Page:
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52. Thor: Ragnarok – This Just In (#179)

Hosted by Andrew Quinn and Darren Mooney, This Just In is a subset of The 250 podcast, looking at notable new arrivals on the list of the 250 best movies of all-time, as voted for by Internet Movie Database Users.

This time, Taiki Waititi’s Thor: Ragnarok.

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I Came, I Thor, I Conquered: The Strange Postcolonial Politics of the Thor Trilogy…

The Thor franchise has never been particularly consistent.

Compared to the Iron Man or Captain America films, the three Thor films have lacked a clear sense of unity or direction. Part of this is down to the lack of a singular creative vision across multiple films in the trilogy. Jon Favreau provided a very clear statement of purpose when he worked on the first two Iron Man films, a loose improvisational style tailored around the personality of Robert Downey Jnr. The Russo brothers ensured that Captain America: The Winter Soldier and Captain America: Civil War were of a piece with one another, pseudo-political action movies.

In contrast, the Thor franchise has always felt like the runt of the litter. The first film in the series was directed by Kenneth Branagh, and bristles with the excitement of getting to play in the comic book world of grand language and bright colours. Branagh pitches Thor as the most classic superhero movie; he borrows the Dutch angles from Batman! and the bright aesthetic from Superman. In many ways, Thor is the most undervalued film in the Marvel Cinematic Universe, perhaps the best distillation of the company’s formula applied to the character best suited to it.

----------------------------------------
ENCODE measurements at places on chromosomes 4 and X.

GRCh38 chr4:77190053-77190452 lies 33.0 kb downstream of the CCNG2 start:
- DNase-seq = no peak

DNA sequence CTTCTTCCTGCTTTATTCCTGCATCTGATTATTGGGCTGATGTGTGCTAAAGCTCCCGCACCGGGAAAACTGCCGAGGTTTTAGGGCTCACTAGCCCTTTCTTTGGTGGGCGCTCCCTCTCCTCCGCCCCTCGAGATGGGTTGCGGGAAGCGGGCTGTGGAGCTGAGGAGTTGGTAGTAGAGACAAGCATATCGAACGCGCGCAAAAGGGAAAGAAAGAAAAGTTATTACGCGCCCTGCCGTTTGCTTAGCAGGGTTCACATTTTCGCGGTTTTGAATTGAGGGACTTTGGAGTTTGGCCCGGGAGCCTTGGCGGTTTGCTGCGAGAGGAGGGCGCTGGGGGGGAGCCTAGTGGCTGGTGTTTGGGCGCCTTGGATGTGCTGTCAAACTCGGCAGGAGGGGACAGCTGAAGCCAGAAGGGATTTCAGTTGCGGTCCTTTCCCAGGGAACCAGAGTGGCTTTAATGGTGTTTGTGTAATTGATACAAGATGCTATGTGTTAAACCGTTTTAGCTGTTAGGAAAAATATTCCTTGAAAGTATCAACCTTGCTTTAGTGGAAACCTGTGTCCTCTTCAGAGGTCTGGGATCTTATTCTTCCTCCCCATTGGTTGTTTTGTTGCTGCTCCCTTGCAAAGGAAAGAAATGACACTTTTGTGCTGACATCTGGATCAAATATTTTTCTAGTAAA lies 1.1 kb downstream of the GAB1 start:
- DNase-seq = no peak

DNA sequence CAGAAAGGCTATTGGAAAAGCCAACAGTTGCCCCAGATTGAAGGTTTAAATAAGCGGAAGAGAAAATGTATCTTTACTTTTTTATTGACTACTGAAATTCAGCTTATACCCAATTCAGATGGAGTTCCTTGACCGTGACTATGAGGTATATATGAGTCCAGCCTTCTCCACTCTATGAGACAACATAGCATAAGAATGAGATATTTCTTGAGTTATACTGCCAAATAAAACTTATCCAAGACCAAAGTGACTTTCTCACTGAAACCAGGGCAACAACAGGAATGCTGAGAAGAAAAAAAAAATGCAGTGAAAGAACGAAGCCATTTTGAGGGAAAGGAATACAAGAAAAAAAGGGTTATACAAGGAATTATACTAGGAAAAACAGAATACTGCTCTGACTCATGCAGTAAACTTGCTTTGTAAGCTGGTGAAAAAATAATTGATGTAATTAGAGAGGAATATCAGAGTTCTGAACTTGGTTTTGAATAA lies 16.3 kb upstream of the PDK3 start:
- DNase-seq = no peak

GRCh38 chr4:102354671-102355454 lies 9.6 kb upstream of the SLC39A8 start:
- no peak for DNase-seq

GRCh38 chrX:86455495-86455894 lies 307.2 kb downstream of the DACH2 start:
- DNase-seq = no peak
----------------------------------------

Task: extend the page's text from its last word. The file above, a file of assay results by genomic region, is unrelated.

Branagh did not return for the sequel, Thor: The Dark World. Marvel initially hired Patty Jenkins, but that fell through due to creative differences. Jenkins would demonstrate her ability to direct mythology-themed superhero action with Wonder Woman, but Marvel replaced her with Alan Taylor. Taylor was a television director, and by all accounts was treated as such by the studio. The film ended up an overstuffed tonal mess, often feeling like a half-hearted (and confused) imitation of the wave of “prestige-tinted blockbusters” that were popular at the time.

The failure of the sequel would lead to a significant delay between the second and third films in the series, not to mention a complete change of direction. The third film in the trilogy, Thor: Ragnarok, would be directed by New Zealander Taika Waititi. Waititi was a comedy director best known for his work on What We Do in the Shadows and The Hunt for the Wilderpeople, who pitched the film as a superhero version of Withnail & I. The result was a film that felt utterly unlike either of the two earlier entries, even sending its title character out into deep space.

As such, the Thor films all exist at odds with one another. There is no consistent throughline to the series. The setting, the tone, the quality, the narrative focus; all of these elements change from one film to the next. The title character is introduced in Thor when he gets hit by a van, can become an inter-dimensional peacekeeper in The Dark World, and wield ray guns and steal space ships in Ragnarok. Attempting to impose structure or consistency upon the Thor films is an act of madness, one compounded when trying to integrate them into The Avengers or Avengers: Age of Ultron.